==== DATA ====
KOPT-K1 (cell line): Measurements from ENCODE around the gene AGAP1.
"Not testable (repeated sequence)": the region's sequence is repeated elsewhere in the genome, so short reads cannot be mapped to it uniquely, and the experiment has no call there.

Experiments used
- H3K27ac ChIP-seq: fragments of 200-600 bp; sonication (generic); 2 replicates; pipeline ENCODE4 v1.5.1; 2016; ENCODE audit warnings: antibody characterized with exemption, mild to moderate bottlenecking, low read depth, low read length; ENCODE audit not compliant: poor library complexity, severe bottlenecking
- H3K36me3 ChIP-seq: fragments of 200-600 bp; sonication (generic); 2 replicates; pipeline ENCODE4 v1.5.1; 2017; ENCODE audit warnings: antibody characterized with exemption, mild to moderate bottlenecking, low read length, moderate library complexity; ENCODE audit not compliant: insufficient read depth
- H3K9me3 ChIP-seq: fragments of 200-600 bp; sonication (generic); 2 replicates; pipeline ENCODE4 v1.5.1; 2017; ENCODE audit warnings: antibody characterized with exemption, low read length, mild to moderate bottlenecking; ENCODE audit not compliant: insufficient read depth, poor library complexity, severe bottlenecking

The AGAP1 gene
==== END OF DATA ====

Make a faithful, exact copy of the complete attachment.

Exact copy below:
KOPT-K1 (cell line): Measurements from ENCODE around the gene AGAP1.
"Not testable (repeated sequence)": the region's sequence is repeated elsewhere in the genome, so short reads cannot be mapped to it uniquely, and the experiment has no call there.

Experiments used
- H3K27ac ChIP-seq: fragments of 200-600 bp; sonication (generic); 2 replicates; pipeline ENCODE4 v1.5.1; 2016; ENCODE audit warnings: antibody characterized with exemption, mild to moderate bottlenecking, low read depth, low read length; ENCODE audit not compliant: poor library complexity, severe bottlenecking
- H3K36me3 ChIP-seq: fragments of 200-600 bp; sonication (generic); 2 replicates; pipeline ENCODE4 v1.5.1; 2017; ENCODE audit warnings: antibody characterized with exemption, mild to moderate bottlenecking, low read length, moderate library complexity; ENCODE audit not compliant: insufficient read depth
- H3K9me3 ChIP-seq: fragments of 200-600 bp; sonication (generic); 2 replicates; pipeline ENCODE4 v1.5.1; 2017; ENCODE audit warnings: antibody characterized with exemption, low read length, mild to moderate bottlenecking; ENCODE audit not compliant: insufficient read depth, poor library complexity, severe bottlenecking

The AGAP1 gene